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Many of you out there have no doubt received in the mail desperate cries for help from the Southern Poverty Law Center (SPLC), the do-gooder group that does very little good considering the vast sums of money it raises. But before you pull out your checkbook, make sure to read the following letter that Stephen Bright, an Atlanta-based civil rights and anti-death penalty attorney, recently wrote in declining an invitation to an event that honors Morris Dees, head of the SPLC.
Kenneth C. Randall, Dean and
Thomas L. McMillan, Professor of Law
School of Law
University of Alabama
249 Law Center
101 Paul W. Bryan Drive
Tuscaloosa, AL 35487-0382
Dear Dean Randall:
Thank you very much for the invitation to speak at the law school’s commencement in May. I am honored by the invitation, but regret that I am not able to accept it due to other commitments at that time.
I also received the law school’s invitation to the presentation of the “Morris Dees Justice Award,” which you also mentioned in your letter as one of the “great things” happening at the law school. I decline that invitation for another reason. Morris Dees is a con man and fraud, as I and others, such as U.S. Circuit Judge Cecil Poole, have observed and as has been documented by John Egerton, Harper’s, the Montgomery Advertiser in its “Charity of Riches” series, and others.
The positive contributions Dees has made to justice–most undertaken based upon calculations as to their publicity and fund raising potential–are far overshadowed by what Harper’s described as his “flagrantly misleading” solicitations for money. He has raised millions upon millions of dollars with various schemes, never mentioning that he does not need the money because he has $175 million and two “poverty palace” buildings in Montgomery. He has taken advantage of naive, well-meaning people–some of moderate or low incomes–who believe his pitches and give to his $175-million operation. He has spent most of what they have sent him to raise still more millions, pay high salaries, and promote himself. Because he spends so much on fund raising, his operation spends $30 million a year to accomplish less than what many other organizations accomplish on shoestring budgets.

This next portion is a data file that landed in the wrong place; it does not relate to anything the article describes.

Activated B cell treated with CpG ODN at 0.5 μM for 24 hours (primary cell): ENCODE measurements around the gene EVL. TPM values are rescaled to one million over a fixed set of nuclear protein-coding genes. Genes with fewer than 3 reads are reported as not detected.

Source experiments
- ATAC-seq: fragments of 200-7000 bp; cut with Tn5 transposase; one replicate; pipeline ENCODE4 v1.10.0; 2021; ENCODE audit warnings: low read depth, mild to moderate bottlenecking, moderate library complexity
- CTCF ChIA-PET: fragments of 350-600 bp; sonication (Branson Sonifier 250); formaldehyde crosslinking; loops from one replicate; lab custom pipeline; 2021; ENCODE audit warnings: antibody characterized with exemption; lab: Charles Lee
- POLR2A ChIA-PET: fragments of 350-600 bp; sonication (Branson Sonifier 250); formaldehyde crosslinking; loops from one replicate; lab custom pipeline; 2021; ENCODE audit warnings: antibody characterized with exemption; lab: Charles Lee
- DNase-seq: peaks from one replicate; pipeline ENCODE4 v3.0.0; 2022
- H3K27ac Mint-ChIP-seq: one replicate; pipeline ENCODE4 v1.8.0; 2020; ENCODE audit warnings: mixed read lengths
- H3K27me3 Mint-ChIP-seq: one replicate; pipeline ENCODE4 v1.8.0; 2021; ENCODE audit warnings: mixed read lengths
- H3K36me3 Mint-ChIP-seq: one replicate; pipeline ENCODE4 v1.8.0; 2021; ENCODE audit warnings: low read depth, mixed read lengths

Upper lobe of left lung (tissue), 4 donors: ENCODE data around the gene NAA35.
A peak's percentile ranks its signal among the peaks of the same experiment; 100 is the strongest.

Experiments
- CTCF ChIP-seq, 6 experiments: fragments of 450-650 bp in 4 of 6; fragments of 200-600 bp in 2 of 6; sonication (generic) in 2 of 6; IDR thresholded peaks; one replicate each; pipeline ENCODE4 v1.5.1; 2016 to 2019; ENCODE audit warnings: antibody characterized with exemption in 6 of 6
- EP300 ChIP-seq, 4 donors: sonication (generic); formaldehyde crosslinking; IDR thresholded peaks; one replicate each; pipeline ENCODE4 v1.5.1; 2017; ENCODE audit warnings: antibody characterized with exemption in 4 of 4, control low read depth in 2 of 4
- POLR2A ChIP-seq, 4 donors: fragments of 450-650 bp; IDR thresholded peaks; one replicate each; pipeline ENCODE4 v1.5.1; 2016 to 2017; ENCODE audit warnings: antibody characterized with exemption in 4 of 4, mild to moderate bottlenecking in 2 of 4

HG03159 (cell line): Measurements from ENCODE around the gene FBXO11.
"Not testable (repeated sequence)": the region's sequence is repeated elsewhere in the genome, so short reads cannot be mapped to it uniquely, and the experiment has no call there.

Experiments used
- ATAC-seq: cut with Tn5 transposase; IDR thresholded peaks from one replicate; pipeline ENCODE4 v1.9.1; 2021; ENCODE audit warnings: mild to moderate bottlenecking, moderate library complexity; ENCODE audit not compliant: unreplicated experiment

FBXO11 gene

The award does not recognize the work of others by associating them with Dees; it promotes Dees by associating him with the honorees. Both the law school and Skadden are diminished by being a part of another Dees scam.
Again, thank you for the invitation to participate in your commencement. I wish you and the law school the very best.
Stephen B. Bright
cc: Morris Dees
Dees award committee
More from Ken Silverstein:
Perspective — October 23, 2013, 8:00 am
How pro-oil Louisiana politicians have shaped American environmental policy
Postcard — October 16, 2013, 8:00 am
A trip to one of the properties at issue in Louisiana’s oil-pollution lawsuits
Percentage of Americans who say they would not enjoy spending time with their own clone:
Astronomers recorded the most powerful pulse of radiation ever observed; the radiation was emitted from a pulsar 12,000 light-years from Earth and was “capable of totally vaporising and ionising all known materials, shredding them into hot plasma.”
Alberta dentist Michael Zuk, the owner of a molar that belonged to John Lennon, revealed that he hoped to clone a new Lennon and raise him as a son. “Hopefully keep him away from drugs,” said Zuk, “but, you know, guitar lessons wouldn’t hurt.”
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Science’s crisis of faith